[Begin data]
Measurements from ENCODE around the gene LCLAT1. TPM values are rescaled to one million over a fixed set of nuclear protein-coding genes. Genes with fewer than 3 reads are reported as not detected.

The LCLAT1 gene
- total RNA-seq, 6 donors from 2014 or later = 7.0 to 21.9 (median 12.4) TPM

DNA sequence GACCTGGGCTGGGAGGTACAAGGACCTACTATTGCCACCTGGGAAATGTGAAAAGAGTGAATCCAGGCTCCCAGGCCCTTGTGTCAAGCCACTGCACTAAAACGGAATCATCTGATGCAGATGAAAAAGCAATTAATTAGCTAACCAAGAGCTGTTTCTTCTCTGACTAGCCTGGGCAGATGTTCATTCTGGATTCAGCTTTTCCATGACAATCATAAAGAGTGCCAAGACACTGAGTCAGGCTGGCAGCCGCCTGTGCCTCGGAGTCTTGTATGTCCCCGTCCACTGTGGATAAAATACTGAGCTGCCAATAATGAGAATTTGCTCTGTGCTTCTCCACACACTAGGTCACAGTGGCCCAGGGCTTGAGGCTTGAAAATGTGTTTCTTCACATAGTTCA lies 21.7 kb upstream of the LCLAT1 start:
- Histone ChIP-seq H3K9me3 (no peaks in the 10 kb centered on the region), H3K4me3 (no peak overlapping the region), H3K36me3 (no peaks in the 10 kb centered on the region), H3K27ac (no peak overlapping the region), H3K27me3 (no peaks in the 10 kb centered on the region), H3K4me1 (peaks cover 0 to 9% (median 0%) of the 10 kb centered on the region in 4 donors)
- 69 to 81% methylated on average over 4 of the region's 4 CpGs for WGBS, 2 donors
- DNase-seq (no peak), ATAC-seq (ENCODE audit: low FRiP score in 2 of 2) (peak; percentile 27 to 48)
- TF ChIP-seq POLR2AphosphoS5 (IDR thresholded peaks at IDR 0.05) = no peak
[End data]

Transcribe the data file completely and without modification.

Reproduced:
Measurements from ENCODE around the gene LCLAT1. TPM values are rescaled to one million over a fixed set of nuclear protein-coding genes. Genes with fewer than 3 reads are reported as not detected.

The LCLAT1 gene
- total RNA-seq, 6 donors from 2014 or later = 7.0 to 21.9 (median 12.4) TPM

DNA sequence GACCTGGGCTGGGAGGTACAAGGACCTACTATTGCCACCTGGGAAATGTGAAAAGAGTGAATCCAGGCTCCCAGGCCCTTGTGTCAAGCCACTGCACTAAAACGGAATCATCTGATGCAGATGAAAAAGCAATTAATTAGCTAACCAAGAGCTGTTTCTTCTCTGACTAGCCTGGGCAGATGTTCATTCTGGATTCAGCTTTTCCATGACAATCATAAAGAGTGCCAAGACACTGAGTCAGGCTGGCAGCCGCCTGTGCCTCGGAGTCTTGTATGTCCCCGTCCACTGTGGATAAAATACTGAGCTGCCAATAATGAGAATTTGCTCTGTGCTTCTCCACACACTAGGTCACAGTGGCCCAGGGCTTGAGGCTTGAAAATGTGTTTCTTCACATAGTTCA lies 21.7 kb upstream of the LCLAT1 start:
- Histone ChIP-seq H3K9me3 (no peaks in the 10 kb centered on the region), H3K4me3 (no peak overlapping the region), H3K36me3 (no peaks in the 10 kb centered on the region), H3K27ac (no peak overlapping the region), H3K27me3 (no peaks in the 10 kb centered on the region), H3K4me1 (peaks cover 0 to 9% (median 0%) of the 10 kb centered on the region in 4 donors)
- 69 to 81% methylated on average over 4 of the region's 4 CpGs for WGBS, 2 donors
- DNase-seq (no peak), ATAC-seq (ENCODE audit: low FRiP score in 2 of 2) (peak; percentile 27 to 48)
- TF ChIP-seq POLR2AphosphoS5 (IDR thresholded peaks at IDR 0.05) = no peak